I, for one, am grateful for having lived through 2020. Yes, it has been challenging, and for some a tragic year. However, if we take time to assess 2020 calmly, we will see that it was a year that promised humanity a new dawn:
Lessons that I have gleaned from 2020
I subscribe to the view that reality is something we actively construct and try to sustain. We, it can be argued try to maintain, and treat reality as a living organism. As agents in building our lived reality, we invest in it, and we seek to sustain and keep it alive. Our values and beliefs are the properties that create and maintain reality. However, we allow ourselves to believe that the world that we have constructed possess an objective truth. Aligned with this is the idea that there is no alternative to this reality.
Reality as an organism.
In this organism, some deem themselves to have higher levels of control and privilege. This higher order: the elite, convince the self-defined lower level of the organism that the ‘whole’s’ survival is dependent on preserving the order of things.
The year 2020
The life we are living today we could not have imagined we would be today living. One can argue that the nations with the highest numbers of Covid cases tried to preserve the status quo. Countries have, to some degree, adapted to the new challenges posed by Covid.
What are the positives that have emerged from this pandemic?
- During the pandemic, the level of atmospheric pollution fell. Revisit , the stories of people musing that it was the first time they heard birds’ songs in their gardens.
- Nature rebounded: it is the arrogance of man to believe that the planet will not outlive us.
- The pandemic should have opened our eyes to the illusion of a predestined and preordained reality defined by and sustained to benefit a cultural elite.
- 2020 should have shown us that if there is a will we can change.
Other positives that have emerged out of tragedy:
The Black-Lives-Matter movement: it is within our grasp to instil lasting change: to overturn and change the status quo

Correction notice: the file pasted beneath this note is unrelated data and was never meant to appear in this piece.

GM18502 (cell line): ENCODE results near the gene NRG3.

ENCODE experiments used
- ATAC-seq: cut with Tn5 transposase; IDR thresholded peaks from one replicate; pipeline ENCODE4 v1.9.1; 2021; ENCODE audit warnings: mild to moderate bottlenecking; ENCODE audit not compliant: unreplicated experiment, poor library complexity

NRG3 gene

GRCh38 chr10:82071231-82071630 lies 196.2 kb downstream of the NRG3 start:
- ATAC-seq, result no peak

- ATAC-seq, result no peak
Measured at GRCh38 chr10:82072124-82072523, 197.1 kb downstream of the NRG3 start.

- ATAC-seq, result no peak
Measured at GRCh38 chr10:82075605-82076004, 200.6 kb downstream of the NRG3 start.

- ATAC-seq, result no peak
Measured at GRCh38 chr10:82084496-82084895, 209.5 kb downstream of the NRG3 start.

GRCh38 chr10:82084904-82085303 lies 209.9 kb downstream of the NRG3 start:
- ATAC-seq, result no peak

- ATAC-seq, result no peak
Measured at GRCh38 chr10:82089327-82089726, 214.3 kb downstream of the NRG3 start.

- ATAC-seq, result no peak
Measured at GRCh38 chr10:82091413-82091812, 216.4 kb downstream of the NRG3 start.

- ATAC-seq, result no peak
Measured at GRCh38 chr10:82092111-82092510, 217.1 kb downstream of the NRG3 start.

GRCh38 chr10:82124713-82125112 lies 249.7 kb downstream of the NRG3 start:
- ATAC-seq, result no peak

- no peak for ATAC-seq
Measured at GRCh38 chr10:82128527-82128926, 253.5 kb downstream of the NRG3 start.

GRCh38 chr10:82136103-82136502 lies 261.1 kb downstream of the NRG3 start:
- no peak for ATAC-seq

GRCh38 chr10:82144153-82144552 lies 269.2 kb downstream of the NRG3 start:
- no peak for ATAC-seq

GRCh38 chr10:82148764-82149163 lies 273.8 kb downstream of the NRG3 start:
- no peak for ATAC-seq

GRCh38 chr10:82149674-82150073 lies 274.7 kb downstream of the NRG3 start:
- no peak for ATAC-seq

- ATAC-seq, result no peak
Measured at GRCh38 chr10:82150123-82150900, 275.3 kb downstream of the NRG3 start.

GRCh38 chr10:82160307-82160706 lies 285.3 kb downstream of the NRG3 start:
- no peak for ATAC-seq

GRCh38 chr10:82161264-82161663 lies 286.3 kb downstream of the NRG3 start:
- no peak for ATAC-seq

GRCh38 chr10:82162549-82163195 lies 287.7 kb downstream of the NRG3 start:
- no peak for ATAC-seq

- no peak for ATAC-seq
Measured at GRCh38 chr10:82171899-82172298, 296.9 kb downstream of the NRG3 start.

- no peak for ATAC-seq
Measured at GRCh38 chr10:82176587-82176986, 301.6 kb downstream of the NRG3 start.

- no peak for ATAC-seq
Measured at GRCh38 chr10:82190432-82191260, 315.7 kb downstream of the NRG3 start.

I would argue that the last thing humanity, more specifically, the planet needs is for us to return to the Pre-Covid’ Normal’. It was this that enabled the virus to infect humans and reach epidemic proportions. The destruction of the environment resulting from mindless mass consumption facilitated the pandemic.
2020 should have taught us that we can do without many things that we believed we needed to be happy.
Many risked their lives in trying to maintain the status quo. They, it appears believed that the human mind through sheer will power can surmount nature. They chose to continue their way of life. One can speculate that these doubters hoped that by continuing to live as they did before, they would prove that the virus was not a treat. Conversely, this mindset they hoped would allow them to revert back to the reality (the normal) that existed before the emergence of the virus. Some argued that we should seek to balance saving human lives against economic needs.
The Fallacy of Exceptionalism
2020 has provided us with tentative glimpses of the fallacy and hubris of nationalism: nations, and people believing that they are superior to others. The ideology mentioned above is rooted in fascism and racism. Hence, the indoctrination of the so-called ‘white’ lower classes that no matter how materially challenging their existence, they are still superior to the Blacks and other discriminated against ethnic and minority groups. Again, this is expressed in extreme right-wing governments’ proclamation that the so-called lower working-class’s plight supersedes those based on skin colour and gender. The adoption of this policy is based on the old and tested practice of divide and conquer.
Again, the idea that some nations are exceptional and that this imbues them with a special status, fostered the belief that through sheer bluster they could defy the new reality.
For those stating that we should confine 2020 to the dustbin of history, I will ask you to take a long hard look at what happened during this momentous year. To say that it is a year that we should forget is to ignore the valuable lessons alluded by 2020.
The year 2020 does not have a consciousness; our perceptions and experiences define 2020.
If the self-proclaimed elite had acted sooner, they could have saved many lives.
I will argue that vaccines are not our saviour; instead, it is the virus that is our saviour. Sadly, many are wrapping up the vaccine in the cloak and hubris of nationalism; For example, the popular press, particularly in the United Kingdom, British ingenuity will save the world in creating a vaccine.
Yes, 2020 has been challenging with some very tragic events; people have lost their lives. However, it is also a year of hope, hope for the planet and humanity.